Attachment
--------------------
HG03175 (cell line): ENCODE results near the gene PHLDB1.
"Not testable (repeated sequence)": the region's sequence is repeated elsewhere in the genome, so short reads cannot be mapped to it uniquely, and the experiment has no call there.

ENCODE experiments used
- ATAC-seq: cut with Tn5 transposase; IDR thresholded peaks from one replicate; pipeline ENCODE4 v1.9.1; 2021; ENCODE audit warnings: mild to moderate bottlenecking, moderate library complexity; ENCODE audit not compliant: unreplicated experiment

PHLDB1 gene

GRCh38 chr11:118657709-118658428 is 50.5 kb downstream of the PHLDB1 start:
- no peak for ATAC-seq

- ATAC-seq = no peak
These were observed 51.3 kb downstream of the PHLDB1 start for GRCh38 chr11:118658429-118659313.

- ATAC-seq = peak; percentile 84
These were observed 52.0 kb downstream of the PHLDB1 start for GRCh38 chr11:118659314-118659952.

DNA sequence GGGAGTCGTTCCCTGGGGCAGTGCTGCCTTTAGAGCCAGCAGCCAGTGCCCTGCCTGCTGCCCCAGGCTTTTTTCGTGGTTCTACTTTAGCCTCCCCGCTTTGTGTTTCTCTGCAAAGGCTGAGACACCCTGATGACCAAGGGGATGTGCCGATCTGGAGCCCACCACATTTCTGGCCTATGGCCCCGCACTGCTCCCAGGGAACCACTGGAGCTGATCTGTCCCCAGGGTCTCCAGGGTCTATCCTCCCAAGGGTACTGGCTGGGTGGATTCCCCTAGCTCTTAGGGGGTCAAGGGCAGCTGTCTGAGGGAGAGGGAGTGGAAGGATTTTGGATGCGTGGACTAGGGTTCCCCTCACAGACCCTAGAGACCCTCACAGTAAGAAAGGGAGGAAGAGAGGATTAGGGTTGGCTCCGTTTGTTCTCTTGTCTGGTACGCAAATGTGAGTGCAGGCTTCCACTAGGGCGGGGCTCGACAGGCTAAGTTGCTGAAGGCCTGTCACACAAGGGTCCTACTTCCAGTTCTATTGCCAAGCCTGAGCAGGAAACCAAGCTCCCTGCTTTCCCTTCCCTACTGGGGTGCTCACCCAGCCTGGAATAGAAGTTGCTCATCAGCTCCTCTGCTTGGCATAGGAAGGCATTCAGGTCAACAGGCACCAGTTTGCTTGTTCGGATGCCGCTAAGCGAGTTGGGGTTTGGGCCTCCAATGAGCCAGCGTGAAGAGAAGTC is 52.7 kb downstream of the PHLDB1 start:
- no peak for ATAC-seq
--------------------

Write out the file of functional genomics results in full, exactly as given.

HG03175 (cell line): ENCODE results near the gene PHLDB1.
"Not testable (repeated sequence)": the region's sequence is repeated elsewhere in the genome, so short reads cannot be mapped to it uniquely, and the experiment has no call there.

ENCODE experiments used
- ATAC-seq: cut with Tn5 transposase; IDR thresholded peaks from one replicate; pipeline ENCODE4 v1.9.1; 2021; ENCODE audit warnings: mild to moderate bottlenecking, moderate library complexity; ENCODE audit not compliant: unreplicated experiment

PHLDB1 gene

GRCh38 chr11:118657709-118658428 is 50.5 kb downstream of the PHLDB1 start:
- no peak for ATAC-seq

- ATAC-seq = no peak
These were observed 51.3 kb downstream of the PHLDB1 start for GRCh38 chr11:118658429-118659313.

- ATAC-seq = peak; percentile 84
These were observed 52.0 kb downstream of the PHLDB1 start for GRCh38 chr11:118659314-118659952.

DNA sequence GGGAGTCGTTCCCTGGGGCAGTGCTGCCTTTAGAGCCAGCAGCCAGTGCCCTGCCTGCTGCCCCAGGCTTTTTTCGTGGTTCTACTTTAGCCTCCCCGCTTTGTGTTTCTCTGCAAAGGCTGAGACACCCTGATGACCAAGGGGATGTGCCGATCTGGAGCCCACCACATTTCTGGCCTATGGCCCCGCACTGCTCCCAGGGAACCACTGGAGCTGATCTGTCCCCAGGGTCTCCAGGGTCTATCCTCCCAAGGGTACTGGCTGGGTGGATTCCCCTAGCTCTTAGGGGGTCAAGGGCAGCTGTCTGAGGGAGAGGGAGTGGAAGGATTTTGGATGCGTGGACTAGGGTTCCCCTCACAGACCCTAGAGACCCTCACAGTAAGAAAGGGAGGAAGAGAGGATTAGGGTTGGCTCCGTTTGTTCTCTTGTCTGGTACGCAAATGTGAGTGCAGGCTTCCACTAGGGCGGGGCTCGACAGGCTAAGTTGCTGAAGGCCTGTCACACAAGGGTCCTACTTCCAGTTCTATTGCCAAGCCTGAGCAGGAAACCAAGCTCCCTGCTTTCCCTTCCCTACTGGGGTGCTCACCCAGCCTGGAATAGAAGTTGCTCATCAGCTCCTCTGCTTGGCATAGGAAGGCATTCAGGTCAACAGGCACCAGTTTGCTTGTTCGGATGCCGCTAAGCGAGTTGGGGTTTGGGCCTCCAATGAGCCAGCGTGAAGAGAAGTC is 52.7 kb downstream of the PHLDB1 start:
- no peak for ATAC-seq